Multiple sequence alignment

We aligned each of the 20,195 human SwissProt sequence to the SwissProt/TrEMBL database (downloaded on 9 August 2017) using blastp54 with the “outfmt” 4 to generate multiple sequence alignments. We used an e-value cutoff of 0.01, gap opening penalty of 11 and a gap extension penalty of 2. To avoid scenarios where highly conserved and redundant domains saturate the alignment process, which would leave partially conserved protein regions under-aligned or unaligned, we tried not to limit the number of aligned sequences or the alignment depth. Thus, we set the “num_alignments” and the “num_descriptions” parameters to 150,000. We marked two aligned residues at each side of gaps as boundary residues (BND), which are handled differently by our algorithm as described in the following section. Finally, we filtered-out aligned protein sections with  ≤40% identity to the human query as well as sections shorter than either 70 residues or 70% of the query sequence length; whatever is smaller. We define the alignment depth at position τ as the number of sequences with LI ≥ 4 at τ.

Measures and LIST modules

LIST uses two key metrics that we have to define before providing details on the individual modules.

The local identity, LI, of an aligned sequence at τ is defined as the number of identical residues between that sequence and the human query in a window size 9 centered at τ, excluding the residue at τ. Sequences with a residue labeled as BND at position τ are assigned a LI of zero. The window size of 9 was learned, using a grid search, to maximize LIST’s AUC for predictions of variants in the optimization set 1.

Shared taxa ST is defined as the number of edges in the taxonomy tree that are shared between human and other species (Fig. 1a).

LIST is constructed hierarchically35,36 (Supplementary Fig. 2) from the three modules PVM, PM, and AM. All modules have been designed such that their output scores correlate positively with deleteriousness, i.e., higher scores indicate higher likelihood for deleteriousness.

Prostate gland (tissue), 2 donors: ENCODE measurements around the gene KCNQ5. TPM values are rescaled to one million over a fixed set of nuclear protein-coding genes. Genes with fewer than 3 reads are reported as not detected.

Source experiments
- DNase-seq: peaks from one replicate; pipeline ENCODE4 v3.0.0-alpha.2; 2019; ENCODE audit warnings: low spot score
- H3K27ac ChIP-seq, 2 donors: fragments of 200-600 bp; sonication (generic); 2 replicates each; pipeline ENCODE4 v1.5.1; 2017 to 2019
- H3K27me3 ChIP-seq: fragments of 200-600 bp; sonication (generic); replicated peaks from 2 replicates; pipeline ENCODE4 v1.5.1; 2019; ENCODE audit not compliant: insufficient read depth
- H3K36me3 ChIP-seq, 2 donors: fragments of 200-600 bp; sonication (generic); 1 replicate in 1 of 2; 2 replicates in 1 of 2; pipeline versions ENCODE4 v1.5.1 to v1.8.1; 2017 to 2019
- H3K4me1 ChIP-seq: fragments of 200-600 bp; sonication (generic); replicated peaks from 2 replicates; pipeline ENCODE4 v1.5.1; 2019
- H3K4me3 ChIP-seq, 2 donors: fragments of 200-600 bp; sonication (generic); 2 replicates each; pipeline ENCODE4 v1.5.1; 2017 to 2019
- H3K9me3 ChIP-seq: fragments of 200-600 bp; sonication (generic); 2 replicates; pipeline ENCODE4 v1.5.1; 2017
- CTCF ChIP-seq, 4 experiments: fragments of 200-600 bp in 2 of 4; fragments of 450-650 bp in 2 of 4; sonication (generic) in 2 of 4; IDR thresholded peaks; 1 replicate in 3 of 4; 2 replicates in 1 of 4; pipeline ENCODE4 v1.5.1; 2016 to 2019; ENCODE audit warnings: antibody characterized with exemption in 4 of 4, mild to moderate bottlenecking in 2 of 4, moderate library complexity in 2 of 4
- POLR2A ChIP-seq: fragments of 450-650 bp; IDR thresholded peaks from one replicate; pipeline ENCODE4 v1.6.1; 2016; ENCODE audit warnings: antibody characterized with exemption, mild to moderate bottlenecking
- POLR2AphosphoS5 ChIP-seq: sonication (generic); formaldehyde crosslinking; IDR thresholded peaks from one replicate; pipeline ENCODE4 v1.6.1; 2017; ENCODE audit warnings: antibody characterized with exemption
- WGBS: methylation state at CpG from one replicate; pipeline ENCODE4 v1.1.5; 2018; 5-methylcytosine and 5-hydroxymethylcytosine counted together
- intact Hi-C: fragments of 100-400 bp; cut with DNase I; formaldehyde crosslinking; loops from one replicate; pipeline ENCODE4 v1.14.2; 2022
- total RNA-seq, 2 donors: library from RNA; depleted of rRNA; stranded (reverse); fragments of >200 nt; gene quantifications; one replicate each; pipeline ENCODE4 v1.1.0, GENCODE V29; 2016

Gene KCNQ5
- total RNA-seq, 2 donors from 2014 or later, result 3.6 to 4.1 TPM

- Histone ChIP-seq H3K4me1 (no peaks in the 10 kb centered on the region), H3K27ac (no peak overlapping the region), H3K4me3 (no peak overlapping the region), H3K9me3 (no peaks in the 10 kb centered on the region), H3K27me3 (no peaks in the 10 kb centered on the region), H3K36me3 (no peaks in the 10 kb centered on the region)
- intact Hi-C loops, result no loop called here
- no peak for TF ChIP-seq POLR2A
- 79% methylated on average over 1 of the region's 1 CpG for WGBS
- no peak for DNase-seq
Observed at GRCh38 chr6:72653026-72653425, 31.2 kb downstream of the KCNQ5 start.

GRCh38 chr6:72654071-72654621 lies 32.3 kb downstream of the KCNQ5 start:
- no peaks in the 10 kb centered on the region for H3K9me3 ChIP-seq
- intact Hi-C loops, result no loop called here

Position variant module (PVM): PVM exploits the contrast in the variant shared taxa VST between benign and deleterious variants shown in (Fig. 2a). For any given variant x at position τ, the PVMτ,x score is computed as

$${\mathrm{PVM}}_{{\mathrm{\tau ,x}}} = \left\{ {\begin{array}{*{20}{c}} {1 - \frac{{{\mathrm{VST}}_{{\mathrm{\tau }},{\mathrm{x}}}}}{{31}},{\mathrm{LI}}_{{\mathrm{max}}} \ge \alpha } \\ {1,{\mathrm{LI}}_{{\mathrm{max}}} < \alpha } \end{array}} \right.$$

The variant shared taxa VSTτ,x is the ST value of the sequence of highest LI to the query and with amino acid x at τ. We assume that the sequence with the highest local identity around τ comes from a homologous gene. To guarantee a minimal level of homology, i.e. functional relation, only sequences with LImax>α are considered. The cutoff α = 4 was obtained by maximizing PVM’s AUC value using the optimization set 1. If no matching amino acid is found, LI is set to 0 and PVMτ,x to 1. If the highest LI is shared by several sequences, to break the tie, we use the highest section identity, SI, to identify the closest homolog. SI of a given sequence is defined as the number of residues that are identical between the human query and the section of this sequence that harbors position τ and is continually aligned in the blastp output. Residues labeled with BND are considered as mismatches in the calculation of SI. If multiple sequences share the same highest SI (and the same highest LI), then we select the highest ST from this pool of sequences.

Position module 1 (PM1): PM1τ is the average of the PVMτ,x scores of all possible amino acids x at position τ excluding the amino acid of the reference

$${\mathrm{PM}}1_{\mathrm{\tau }} = \frac{{\mathop {\sum }\nolimits_{{\mathrm{x}} \ne {\mathrm{ref}}}^{20} {\mathrm{PVM}}_{{\mathrm{\tau }},{\mathrm{x}}}}}{{19}}$$

Position module 2 (PM2): PM2 exploits the contrast between the average STPs (described earlier) of deleterious and benign variants shown in Fig. 2b. In this figure, the blue (gray) column at each ST value represents the averaged maximum LI values of all benign (pathogenic) variants associated with that shared taxa. Averaged STPs reveal that benign variants have higher LIs at higher STs compared with deleterious ones. Thus, a simple linear classifier is used to exploit this contrast.